Following is the case brief for Montejo v. Louisiana, 556 U.S. 778 (2009)
Case Summary of Montejo v. Louisiana:
- Montejo was automatically provided an attorney at his first court proceeding in connection with a murder. Police subsequently asked Montejo to assist in finding the murder weapon. During the excursion, he wrote a letter of apology to the murder victim’s wife.
- Montejo was convicted a trial. On appeal, he claimed his letter should have been suppressed based on Michigan v. Jackson, which forbids police from questioning someone who requests counsel at a court proceeding.
- The Louisiana Supreme Court affirmed the conviction, noting that Montejo never asked for counsel; counsel was automatically provided.
- The U.S. Supreme Court vacated the judgment. The Court overruled Jackson as unworkable and unnecessary given other constitutional protections already in place. The Court also remanded to allow Montejo to seek suppression on another theory.
Montejo v. Louisiana Case Brief
Statement of the Facts:
Jesse Montejo was arrested in 2002, in connection with robbery and murder. Montejo waived his Miranda rights and gave inconsistent accounts of his involvement in the crime. Several days later, he was brought to court for a required preliminary hearing. At that hearing, the court assigned Montejo an attorney, which is an automatic process in Louisiana for indigent defendants.
Later that same day, police officers asked Montejo if he would accompany them to find the murder weapon. The officers read Montejo his Miranda rights. Montejo agreed to go with the officers. During the excursion, Montejo wrote the murder victim’s wife a letter of apology. The letter of apology was entered into evidence against Montejo over his objection.
- Montejo was ultimately convicted at trial of first-degree murder and sentenced to death.
- On appeal, Montejo argued that the letter of apology should have been suppressed under Michigan v. Jackson, 475 U.S. 625 (1986) (holding that police cannot initiate interrogation once a defendant invokes his right to counsel at a court proceeding).
- The Louisiana Supreme Court affirmed the conviction and sentence. It found that Jackson did not apply because Montejo never invoked his right to counsel. Rather, an attorney was simply appointed for him.
- The U.S. Supreme Court granted certiorari.
Issue and Holding:
Is Michigan v. Jackson, which forbids police from initiating interrogation once a defendant has requested counsel at a court proceeding, still good law? No.
The judgment of the Louisiana Supreme Court is vacated and remanded for further proceedings consistent with the U.S. Supreme Court’s opinion.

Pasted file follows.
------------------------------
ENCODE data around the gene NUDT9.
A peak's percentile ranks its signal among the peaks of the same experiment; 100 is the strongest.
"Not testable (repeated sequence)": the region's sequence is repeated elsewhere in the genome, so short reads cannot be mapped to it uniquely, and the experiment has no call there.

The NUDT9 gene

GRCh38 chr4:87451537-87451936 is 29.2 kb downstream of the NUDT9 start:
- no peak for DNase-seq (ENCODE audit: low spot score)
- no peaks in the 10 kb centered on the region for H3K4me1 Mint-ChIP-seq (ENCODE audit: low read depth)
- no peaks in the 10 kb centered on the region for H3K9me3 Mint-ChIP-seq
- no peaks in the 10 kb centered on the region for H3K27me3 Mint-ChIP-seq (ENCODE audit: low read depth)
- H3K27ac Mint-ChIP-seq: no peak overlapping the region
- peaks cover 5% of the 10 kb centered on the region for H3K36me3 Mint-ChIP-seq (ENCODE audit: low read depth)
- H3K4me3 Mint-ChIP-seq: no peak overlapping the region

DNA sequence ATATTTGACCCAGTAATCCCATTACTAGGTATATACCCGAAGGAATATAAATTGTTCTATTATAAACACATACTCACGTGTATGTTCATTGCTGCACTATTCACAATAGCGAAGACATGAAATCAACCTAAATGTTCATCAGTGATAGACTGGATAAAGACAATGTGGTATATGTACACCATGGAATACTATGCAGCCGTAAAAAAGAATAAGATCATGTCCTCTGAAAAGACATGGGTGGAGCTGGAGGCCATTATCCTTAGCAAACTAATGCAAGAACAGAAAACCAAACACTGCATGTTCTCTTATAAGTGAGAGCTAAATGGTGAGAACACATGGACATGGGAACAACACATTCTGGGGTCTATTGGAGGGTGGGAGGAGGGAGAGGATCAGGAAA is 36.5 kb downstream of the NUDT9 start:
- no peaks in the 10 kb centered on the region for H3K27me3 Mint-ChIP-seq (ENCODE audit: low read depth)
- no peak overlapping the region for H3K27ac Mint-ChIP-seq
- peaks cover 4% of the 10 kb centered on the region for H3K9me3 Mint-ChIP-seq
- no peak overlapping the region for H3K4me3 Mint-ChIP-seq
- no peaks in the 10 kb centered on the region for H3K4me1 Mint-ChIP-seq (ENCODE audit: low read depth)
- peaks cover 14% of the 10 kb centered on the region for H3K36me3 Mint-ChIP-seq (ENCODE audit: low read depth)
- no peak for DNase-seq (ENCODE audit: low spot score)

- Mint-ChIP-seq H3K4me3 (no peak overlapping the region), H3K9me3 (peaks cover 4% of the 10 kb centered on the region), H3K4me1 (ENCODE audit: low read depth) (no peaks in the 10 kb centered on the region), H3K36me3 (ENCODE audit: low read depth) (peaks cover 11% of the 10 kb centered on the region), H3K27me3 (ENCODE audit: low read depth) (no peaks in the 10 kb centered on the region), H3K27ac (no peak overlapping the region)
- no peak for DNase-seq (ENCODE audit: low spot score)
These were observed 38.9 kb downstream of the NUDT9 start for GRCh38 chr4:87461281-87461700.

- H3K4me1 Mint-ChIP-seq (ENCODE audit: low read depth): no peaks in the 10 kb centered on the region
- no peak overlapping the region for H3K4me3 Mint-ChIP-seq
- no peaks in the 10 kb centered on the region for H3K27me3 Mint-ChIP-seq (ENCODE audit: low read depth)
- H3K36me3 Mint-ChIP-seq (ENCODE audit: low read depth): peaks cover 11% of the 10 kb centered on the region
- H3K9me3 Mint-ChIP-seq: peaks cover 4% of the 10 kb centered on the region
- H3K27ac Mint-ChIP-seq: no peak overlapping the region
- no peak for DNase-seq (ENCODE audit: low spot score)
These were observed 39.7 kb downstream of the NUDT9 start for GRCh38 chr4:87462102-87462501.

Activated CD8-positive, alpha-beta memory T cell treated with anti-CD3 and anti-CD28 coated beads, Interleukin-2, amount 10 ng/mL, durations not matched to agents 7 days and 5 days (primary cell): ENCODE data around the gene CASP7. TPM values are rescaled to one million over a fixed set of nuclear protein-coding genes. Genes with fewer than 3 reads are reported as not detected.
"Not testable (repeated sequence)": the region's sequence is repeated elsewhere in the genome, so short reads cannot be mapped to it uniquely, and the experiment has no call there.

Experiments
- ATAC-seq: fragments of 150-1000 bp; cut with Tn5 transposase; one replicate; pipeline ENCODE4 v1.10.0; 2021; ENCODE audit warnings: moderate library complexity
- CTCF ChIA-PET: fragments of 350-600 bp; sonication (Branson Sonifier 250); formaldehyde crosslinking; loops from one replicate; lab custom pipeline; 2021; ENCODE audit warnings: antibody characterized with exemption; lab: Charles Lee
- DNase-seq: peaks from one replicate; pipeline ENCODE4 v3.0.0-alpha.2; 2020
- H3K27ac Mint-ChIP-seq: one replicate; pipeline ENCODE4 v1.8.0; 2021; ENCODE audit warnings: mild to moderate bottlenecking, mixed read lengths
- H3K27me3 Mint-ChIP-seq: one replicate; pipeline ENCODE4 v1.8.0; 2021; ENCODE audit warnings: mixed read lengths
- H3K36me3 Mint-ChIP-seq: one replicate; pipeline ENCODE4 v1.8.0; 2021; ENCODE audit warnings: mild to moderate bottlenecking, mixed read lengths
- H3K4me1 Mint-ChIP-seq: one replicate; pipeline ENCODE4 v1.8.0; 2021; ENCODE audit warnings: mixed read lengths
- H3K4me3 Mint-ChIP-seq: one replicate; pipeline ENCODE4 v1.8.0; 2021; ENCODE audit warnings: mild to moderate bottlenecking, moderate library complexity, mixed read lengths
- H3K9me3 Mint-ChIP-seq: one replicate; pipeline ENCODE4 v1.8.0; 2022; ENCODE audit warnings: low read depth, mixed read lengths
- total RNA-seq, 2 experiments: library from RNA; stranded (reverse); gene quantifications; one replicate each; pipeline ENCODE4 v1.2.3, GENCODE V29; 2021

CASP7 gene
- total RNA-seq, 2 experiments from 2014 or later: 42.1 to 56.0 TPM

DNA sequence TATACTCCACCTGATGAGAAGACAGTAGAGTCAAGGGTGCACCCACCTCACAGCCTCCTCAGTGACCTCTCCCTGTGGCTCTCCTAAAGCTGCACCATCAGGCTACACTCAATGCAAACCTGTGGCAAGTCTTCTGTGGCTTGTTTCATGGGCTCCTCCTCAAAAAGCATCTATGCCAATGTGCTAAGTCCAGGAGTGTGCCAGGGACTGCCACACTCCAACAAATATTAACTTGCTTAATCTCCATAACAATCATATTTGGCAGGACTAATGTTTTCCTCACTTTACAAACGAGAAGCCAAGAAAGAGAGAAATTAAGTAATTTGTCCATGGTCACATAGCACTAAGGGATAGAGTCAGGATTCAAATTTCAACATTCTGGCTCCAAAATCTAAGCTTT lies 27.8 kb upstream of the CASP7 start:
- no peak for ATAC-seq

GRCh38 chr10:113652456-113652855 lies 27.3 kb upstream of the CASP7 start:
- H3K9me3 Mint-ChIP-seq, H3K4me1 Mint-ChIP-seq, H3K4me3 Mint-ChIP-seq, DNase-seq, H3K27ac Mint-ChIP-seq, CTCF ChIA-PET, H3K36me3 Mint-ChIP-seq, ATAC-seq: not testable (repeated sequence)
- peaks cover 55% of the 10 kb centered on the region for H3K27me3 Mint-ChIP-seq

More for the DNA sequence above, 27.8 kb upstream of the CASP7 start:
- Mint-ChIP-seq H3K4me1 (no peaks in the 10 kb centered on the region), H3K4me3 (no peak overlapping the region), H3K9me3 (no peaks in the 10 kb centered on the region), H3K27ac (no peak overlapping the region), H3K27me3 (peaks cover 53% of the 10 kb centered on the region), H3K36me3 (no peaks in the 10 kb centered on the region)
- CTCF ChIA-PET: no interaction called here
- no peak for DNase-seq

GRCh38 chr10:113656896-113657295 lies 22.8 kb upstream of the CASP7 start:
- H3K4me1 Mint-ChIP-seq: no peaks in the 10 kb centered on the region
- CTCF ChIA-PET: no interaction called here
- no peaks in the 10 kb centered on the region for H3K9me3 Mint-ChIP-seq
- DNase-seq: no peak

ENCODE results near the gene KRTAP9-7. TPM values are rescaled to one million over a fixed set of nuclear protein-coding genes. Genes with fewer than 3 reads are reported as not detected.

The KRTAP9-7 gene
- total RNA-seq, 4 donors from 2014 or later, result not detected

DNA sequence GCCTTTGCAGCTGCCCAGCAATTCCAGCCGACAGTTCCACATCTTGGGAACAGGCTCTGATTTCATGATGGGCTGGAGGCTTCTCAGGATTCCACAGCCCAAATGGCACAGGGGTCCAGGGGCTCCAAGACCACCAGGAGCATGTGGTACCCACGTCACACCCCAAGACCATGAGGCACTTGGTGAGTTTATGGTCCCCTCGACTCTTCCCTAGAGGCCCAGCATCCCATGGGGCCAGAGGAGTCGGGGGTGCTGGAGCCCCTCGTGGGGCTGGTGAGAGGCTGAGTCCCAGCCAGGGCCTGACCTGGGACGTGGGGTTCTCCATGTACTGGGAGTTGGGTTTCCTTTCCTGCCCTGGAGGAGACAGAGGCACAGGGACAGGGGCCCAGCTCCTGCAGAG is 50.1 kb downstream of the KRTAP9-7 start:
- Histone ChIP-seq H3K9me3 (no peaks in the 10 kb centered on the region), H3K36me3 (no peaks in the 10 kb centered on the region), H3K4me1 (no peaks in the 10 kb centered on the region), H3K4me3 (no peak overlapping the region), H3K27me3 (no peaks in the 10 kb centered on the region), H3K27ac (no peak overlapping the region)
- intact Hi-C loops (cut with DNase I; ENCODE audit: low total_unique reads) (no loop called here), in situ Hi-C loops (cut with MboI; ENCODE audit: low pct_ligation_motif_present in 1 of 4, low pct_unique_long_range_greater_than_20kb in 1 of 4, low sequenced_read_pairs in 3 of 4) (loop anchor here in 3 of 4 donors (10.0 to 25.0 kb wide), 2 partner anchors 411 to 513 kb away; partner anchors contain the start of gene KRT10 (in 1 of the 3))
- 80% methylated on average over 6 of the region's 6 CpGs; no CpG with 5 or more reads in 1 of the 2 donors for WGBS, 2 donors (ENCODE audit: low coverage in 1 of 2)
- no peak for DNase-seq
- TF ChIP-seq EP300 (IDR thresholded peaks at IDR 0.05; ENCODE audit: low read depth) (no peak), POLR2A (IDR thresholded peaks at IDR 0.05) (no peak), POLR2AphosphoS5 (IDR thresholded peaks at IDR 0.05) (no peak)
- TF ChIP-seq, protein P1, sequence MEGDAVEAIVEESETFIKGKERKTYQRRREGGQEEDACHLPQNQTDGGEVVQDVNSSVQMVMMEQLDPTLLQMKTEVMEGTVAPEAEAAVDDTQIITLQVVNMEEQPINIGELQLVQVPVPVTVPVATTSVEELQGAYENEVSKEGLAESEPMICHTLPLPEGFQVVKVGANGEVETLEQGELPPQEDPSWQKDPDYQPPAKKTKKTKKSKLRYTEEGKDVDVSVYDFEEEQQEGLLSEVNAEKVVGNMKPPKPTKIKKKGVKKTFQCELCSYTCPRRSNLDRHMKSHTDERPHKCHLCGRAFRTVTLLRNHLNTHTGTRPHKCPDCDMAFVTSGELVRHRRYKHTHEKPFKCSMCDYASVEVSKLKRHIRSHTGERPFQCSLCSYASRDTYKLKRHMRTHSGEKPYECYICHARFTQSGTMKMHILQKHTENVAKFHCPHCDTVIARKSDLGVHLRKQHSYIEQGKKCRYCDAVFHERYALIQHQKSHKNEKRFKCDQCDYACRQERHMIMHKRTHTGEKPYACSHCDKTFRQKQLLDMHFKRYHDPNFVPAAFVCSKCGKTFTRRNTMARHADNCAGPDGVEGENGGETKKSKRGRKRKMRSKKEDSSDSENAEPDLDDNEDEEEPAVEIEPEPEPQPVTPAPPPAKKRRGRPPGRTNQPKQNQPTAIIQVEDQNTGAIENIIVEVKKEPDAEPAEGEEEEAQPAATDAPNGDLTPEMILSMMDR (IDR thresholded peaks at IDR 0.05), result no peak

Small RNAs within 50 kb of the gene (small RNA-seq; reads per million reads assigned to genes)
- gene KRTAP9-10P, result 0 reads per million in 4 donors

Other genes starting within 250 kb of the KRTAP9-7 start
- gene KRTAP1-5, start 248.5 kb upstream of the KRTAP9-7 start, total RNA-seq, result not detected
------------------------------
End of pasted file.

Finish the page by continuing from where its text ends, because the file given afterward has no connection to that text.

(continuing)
Rule of Law or Legal Principle Applied:
Because criminal defendants have sufficient Sixth Amendment protection from police badgering in the Court’s Miranda, Edwards, and Minnick decisions, the rule that police cannot initiate interrogations once a defendant requests counsel at a court proceeding is no longer viable.
- The litigants’ theories on both sides do not make Jackson workable.
The Louisiana Supreme Court found that a defendant must affirmatively assert his right to counsel for Jackson to apply. That conclusion is not workable because in many jurisdictions, counsel is automatically provided to an indigent defendant without the defendant having to ask for it. Thus, there would be confusion in those jurisdictions as to whether Jackson applies. Conversely, Montejo contends that Jackson should always apply, even when counsel is automatically provided. That conclusion is also not workable because it is not connected to the reasoning of the Jackson case.
- Jackson must be overruled.
In sum, Jackson must be overruled. Stare decisis does not require following Jackson as precedent because (i) the precedent is not that old; (ii) there is little reliance on the decision; and (iii) the marginal benefits of the decision are outweighed by its negative impact on the truth-seeking function of the criminal justice system. The Fifth and Sixth Amendment safeguards in the Miranda, Edwards, and Minnick decisions more than sufficiently protect from police trying to make a defendant waive his right to counsel.
- Because the legal landscape has changed, Montejo can pursue an alternate theory of suppression.
Given that Jackson is now overruled, Montejo should be allowed the opportunity to demonstrate the he could have his letter suppressed under another theory. Accordingly, the case is remanded for Montejo to be afforded that opportunity.
Concurring and Dissenting Opinions:
Concurring Opinion (Alito):
Based on opinions in other Court cases, the dissenting justices seem to have a shifting view of stare decisis. Stare decisis, however, should be applied even-handedly in the development of legal principles.
Dissenting Opinion (Stevens):
Rather than reverse the Louisiana Supreme Court’s decision, the Court, without any proof that Jackson causes any harmful outcomes, decides to overrule Jackson. It does so by misinterpreting the Jackson decision and undervaluing the principle of stare decisis.
Dissenting Opinion (Breyer):
The principles of stare decisis bind the Court in this case. Jackson should not have been overruled.
The significance of Montejo v. Louisiana lies in the debate over stare decisis. The extent to which the Court should adhere to precedent is in stark relief in the Court’s decision to overrule Jackson, and Justice Stevens’s and Breyer’s dissenting opinions to not overrule it.